Cisco CEO John Chambers Chases Off Yet Another Heir To His Throne

Cisco Ned HooperCisco Ned Hooper

Photo: Cisco

Cisco has again rearranged its executive ranks with another potential successor to CEO John Chambers out the door.Cisco’s chief strategy officer Ned Hooper is out, Cisco announced in a blog post. Hooper, a 13 year veteran at Cisco, was the architect of much of Cisco’s big M&A activity including deals like Cisco’s acquisition of Tandberg, WebEx, Airespace, Starent and, most recently, NDS. He also ran Cisco’s $2B investment portfolio which was famous for the Cisco “spin in” form of R&D. Cisco’s all-star team of engineers would become a fully funded Cisco startup and if their technology worked well, Cisco would buy the startup back.

Cisco says that Hooper will leave to start his own venture firm and that he’s been itching to go for months.

That’s not surprising. Hooper was the whisper name of the guy that could replace CEO John Chambers if he ever retires. No. 2 guy Gary Moore, Cisco’s first ever COO, is not considered to be in the running.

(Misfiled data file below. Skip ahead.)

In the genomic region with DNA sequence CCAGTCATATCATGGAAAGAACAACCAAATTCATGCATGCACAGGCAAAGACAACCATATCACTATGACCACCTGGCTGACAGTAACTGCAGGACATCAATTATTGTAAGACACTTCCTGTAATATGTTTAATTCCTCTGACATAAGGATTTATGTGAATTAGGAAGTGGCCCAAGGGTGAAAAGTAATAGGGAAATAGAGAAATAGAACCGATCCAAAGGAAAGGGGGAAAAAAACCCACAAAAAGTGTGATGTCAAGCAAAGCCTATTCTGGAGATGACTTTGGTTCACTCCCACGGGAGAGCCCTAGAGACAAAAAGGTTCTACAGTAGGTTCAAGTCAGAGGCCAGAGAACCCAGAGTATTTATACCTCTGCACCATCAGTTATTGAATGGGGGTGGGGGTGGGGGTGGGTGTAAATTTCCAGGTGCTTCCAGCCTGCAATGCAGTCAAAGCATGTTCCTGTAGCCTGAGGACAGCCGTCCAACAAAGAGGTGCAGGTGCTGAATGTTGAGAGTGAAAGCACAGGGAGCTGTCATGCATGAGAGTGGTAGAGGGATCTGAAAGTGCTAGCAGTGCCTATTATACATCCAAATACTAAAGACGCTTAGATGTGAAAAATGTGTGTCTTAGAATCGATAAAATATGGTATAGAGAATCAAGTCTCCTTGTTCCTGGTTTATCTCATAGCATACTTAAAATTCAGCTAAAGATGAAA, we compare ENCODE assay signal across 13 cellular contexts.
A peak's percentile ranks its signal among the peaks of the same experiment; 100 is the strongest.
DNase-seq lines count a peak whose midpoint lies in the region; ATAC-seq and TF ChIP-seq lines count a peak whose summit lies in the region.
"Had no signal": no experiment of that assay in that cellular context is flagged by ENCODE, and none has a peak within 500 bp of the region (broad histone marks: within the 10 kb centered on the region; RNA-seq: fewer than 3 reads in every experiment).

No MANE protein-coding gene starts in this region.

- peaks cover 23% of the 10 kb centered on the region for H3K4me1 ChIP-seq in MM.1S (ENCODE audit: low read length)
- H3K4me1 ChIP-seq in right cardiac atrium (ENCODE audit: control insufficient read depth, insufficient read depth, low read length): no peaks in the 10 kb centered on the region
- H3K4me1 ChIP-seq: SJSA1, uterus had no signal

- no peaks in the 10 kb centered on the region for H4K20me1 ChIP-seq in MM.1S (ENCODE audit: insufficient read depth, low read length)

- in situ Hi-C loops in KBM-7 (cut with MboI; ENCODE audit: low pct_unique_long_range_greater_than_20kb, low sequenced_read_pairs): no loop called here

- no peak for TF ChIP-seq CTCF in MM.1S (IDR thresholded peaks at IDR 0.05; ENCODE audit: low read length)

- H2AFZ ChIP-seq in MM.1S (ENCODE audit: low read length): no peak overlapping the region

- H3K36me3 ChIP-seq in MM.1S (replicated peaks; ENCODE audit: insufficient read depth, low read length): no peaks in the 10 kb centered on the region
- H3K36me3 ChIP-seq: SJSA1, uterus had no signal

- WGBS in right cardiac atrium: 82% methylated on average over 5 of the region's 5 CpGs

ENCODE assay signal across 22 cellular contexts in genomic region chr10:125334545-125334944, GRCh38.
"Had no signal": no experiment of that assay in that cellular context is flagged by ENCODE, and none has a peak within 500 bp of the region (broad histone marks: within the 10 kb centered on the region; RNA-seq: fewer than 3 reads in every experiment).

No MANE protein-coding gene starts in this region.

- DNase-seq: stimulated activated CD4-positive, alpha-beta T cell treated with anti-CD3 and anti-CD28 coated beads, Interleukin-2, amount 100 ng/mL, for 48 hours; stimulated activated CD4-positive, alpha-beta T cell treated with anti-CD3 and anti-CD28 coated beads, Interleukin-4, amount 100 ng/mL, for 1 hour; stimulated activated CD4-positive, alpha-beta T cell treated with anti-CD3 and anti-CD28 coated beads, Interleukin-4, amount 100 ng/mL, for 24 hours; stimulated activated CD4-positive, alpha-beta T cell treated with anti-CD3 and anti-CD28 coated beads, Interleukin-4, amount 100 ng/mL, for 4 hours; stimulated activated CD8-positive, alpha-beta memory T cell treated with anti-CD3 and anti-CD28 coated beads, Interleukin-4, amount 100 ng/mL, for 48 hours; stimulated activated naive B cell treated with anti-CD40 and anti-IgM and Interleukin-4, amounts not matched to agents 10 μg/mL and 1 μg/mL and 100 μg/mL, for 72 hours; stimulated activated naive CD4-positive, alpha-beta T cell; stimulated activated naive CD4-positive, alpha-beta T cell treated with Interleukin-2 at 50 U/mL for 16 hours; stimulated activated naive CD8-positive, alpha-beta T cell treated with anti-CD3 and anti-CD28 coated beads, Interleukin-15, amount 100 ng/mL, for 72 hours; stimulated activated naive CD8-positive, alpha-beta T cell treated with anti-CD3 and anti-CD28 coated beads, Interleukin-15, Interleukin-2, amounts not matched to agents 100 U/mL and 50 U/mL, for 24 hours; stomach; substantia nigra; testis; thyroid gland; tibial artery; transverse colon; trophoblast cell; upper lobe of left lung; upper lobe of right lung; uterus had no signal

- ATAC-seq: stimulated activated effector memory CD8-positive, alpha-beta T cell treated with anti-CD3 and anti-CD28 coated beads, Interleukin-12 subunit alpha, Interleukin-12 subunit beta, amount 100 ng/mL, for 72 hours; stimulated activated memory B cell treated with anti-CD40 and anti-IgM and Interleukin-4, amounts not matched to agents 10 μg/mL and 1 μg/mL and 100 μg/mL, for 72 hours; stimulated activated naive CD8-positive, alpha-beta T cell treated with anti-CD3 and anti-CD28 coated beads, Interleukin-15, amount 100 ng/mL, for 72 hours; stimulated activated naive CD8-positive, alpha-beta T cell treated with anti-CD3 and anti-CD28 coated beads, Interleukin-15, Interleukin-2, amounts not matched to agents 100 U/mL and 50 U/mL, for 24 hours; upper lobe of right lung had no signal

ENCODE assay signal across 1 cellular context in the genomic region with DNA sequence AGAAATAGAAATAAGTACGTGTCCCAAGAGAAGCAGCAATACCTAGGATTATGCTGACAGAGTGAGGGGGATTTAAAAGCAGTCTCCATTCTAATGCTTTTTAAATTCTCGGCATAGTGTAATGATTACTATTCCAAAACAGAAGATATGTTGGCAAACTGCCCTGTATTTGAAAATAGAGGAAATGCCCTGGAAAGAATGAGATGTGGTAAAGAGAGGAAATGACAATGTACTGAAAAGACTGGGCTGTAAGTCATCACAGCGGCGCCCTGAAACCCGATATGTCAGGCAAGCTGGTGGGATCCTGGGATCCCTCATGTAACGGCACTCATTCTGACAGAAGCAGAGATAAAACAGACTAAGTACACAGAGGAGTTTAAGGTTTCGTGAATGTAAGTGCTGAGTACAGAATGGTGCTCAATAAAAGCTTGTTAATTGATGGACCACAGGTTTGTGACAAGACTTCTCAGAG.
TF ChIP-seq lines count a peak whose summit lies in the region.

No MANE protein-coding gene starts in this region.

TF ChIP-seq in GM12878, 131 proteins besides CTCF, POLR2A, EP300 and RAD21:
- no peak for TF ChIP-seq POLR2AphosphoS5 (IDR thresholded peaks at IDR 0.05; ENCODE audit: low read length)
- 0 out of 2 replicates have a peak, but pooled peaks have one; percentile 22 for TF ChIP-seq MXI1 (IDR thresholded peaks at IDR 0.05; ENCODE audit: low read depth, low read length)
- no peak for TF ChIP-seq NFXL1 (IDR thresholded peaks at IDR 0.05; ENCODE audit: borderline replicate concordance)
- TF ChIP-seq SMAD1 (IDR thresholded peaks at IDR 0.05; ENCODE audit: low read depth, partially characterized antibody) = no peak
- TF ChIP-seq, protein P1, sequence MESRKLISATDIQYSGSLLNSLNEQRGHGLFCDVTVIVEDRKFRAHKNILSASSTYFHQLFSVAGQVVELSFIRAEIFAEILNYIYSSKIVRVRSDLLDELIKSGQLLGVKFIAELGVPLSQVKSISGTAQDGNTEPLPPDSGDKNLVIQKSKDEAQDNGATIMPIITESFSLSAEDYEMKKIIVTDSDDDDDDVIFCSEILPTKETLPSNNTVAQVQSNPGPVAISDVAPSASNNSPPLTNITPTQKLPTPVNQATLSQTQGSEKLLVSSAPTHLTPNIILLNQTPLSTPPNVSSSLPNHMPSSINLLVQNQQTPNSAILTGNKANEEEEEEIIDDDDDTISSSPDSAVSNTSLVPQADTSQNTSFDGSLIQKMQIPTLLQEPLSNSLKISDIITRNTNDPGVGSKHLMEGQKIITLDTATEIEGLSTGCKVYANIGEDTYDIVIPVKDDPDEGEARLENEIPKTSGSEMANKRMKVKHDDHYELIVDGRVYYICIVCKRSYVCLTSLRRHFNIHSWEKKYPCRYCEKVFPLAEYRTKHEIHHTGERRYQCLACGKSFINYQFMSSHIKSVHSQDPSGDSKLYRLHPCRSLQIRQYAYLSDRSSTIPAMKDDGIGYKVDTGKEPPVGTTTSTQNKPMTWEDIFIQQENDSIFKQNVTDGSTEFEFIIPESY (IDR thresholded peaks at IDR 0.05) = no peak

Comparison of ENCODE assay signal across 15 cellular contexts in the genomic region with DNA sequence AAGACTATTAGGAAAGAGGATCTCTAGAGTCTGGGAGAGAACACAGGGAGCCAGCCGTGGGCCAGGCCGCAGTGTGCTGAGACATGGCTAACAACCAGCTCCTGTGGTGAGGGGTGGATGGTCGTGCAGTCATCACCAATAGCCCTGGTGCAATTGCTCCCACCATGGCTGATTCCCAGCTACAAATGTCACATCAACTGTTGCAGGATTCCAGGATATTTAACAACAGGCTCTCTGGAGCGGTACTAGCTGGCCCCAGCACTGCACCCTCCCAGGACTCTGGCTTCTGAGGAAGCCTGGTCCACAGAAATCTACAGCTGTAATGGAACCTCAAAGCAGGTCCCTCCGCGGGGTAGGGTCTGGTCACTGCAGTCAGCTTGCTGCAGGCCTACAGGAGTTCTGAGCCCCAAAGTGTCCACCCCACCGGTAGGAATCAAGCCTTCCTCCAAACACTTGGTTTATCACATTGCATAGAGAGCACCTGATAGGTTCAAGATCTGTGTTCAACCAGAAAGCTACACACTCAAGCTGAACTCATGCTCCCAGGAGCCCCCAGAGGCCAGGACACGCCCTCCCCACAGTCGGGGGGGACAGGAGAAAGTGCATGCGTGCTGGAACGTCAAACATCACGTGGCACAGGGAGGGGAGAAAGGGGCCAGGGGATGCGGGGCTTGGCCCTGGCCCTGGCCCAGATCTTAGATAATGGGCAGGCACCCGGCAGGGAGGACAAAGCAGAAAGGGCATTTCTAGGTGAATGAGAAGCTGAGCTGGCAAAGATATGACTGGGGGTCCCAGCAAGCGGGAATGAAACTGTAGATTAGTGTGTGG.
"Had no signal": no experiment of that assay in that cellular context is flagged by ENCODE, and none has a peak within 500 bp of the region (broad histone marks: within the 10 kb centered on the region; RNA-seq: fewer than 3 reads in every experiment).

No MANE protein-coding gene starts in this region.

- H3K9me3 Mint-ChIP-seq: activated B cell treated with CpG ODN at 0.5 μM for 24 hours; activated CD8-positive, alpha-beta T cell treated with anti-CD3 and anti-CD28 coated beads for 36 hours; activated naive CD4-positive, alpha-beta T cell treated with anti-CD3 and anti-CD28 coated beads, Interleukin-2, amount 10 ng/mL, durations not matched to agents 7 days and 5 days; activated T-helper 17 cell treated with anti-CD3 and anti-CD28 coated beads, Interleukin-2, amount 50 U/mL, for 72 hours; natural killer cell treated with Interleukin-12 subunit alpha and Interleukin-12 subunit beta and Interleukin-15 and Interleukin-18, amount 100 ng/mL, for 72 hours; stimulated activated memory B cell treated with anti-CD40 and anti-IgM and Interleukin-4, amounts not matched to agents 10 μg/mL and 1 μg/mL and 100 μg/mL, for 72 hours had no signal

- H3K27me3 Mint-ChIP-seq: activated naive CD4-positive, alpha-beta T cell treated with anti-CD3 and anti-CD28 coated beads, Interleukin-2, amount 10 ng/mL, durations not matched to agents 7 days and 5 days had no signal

Every ambitious heir apparent always gets swept from Cisco’s ranks, employees told us. They’ll have to pry Cisco from Chambers cold dead hands. He’s 62 and has been CEO since 1995.

Meanwhile, Padmasree Warrior is moving up to take on the roles of Chief Technology and Strategy Officer. Warrior is a bright, articulate woman that worked up the ranks through the engineering side. But so far, she’s not been considered CEO material. She’s mostly worked as part of a team, and its hard to pinpoint any big Cisco successes directly on her.

Warrior was previously co-leader of engineering with Pankaj Patel.

It was a weird two-in-a-box leadership scheme, a hang-over from Chambers crazy council organisation, where teams were supposed running the company, but were mostly infighting, former employees have told us. Those teams were gutted when Cisco had such an awful 2011.

Patel has now been given sole responsibility for engineering, which is a good thing for Cisco. He’s known as the guy that helped Cisco develop networking gear for service providers back in the day when Cisco was only known as an enterprise company. He has considerable experience building networking gear for the enterprise before, too.

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